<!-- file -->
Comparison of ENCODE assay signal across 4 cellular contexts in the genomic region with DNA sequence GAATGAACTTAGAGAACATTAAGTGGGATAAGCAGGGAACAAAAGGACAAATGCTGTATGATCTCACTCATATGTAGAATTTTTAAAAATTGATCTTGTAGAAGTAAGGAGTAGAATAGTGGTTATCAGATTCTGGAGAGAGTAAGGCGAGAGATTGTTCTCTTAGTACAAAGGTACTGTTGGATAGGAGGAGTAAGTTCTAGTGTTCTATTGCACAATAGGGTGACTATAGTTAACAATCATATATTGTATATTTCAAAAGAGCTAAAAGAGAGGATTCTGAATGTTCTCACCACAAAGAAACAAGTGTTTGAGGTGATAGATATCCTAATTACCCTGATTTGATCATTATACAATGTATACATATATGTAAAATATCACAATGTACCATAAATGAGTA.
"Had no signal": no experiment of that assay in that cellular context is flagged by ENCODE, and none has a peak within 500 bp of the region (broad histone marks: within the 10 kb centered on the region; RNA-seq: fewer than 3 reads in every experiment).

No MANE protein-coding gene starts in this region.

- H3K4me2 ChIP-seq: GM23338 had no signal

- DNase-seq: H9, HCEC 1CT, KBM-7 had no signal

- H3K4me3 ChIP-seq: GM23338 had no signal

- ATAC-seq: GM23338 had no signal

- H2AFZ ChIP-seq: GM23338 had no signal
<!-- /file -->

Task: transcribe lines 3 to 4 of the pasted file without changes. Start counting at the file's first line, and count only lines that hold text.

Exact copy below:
No MANE protein-coding gene starts in this region.

- H3K4me2 ChIP-seq: GM23338 had no signal